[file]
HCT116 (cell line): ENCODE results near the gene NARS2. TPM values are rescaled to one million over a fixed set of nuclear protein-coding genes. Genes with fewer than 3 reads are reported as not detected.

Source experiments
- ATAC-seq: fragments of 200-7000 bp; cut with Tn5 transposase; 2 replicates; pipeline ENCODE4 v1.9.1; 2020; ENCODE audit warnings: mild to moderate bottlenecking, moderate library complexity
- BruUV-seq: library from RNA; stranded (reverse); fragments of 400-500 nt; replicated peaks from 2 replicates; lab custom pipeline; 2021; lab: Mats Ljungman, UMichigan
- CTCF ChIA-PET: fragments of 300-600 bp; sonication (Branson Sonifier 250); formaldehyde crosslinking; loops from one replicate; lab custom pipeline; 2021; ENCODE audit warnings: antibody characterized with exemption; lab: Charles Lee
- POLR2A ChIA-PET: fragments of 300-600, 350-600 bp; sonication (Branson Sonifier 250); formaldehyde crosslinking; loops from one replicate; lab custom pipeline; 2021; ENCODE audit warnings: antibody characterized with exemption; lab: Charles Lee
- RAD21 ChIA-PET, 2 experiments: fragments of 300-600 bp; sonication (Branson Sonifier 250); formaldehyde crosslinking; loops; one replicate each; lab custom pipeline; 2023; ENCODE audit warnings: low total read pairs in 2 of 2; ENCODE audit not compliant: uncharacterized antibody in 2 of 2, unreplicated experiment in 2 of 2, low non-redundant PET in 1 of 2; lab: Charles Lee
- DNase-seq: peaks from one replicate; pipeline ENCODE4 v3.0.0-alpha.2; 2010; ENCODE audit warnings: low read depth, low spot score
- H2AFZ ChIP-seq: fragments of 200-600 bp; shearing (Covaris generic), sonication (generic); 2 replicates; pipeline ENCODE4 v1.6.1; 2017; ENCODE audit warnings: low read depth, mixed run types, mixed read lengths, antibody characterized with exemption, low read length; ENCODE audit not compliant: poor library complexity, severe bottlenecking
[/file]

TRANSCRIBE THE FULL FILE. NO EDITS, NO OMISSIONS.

HCT116 (cell line): ENCODE results near the gene NARS2. TPM values are rescaled to one million over a fixed set of nuclear protein-coding genes. Genes with fewer than 3 reads are reported as not detected.

Source experiments
- ATAC-seq: fragments of 200-7000 bp; cut with Tn5 transposase; 2 replicates; pipeline ENCODE4 v1.9.1; 2020; ENCODE audit warnings: mild to moderate bottlenecking, moderate library complexity
- BruUV-seq: library from RNA; stranded (reverse); fragments of 400-500 nt; replicated peaks from 2 replicates; lab custom pipeline; 2021; lab: Mats Ljungman, UMichigan
- CTCF ChIA-PET: fragments of 300-600 bp; sonication (Branson Sonifier 250); formaldehyde crosslinking; loops from one replicate; lab custom pipeline; 2021; ENCODE audit warnings: antibody characterized with exemption; lab: Charles Lee
- POLR2A ChIA-PET: fragments of 300-600, 350-600 bp; sonication (Branson Sonifier 250); formaldehyde crosslinking; loops from one replicate; lab custom pipeline; 2021; ENCODE audit warnings: antibody characterized with exemption; lab: Charles Lee
- RAD21 ChIA-PET, 2 experiments: fragments of 300-600 bp; sonication (Branson Sonifier 250); formaldehyde crosslinking; loops; one replicate each; lab custom pipeline; 2023; ENCODE audit warnings: low total read pairs in 2 of 2; ENCODE audit not compliant: uncharacterized antibody in 2 of 2, unreplicated experiment in 2 of 2, low non-redundant PET in 1 of 2; lab: Charles Lee
- DNase-seq: peaks from one replicate; pipeline ENCODE4 v3.0.0-alpha.2; 2010; ENCODE audit warnings: low read depth, low spot score
- H2AFZ ChIP-seq: fragments of 200-600 bp; shearing (Covaris generic), sonication (generic); 2 replicates; pipeline ENCODE4 v1.6.1; 2017; ENCODE audit warnings: low read depth, mixed run types, mixed read lengths, antibody characterized with exemption, low read length; ENCODE audit not compliant: poor library complexity, severe bottlenecking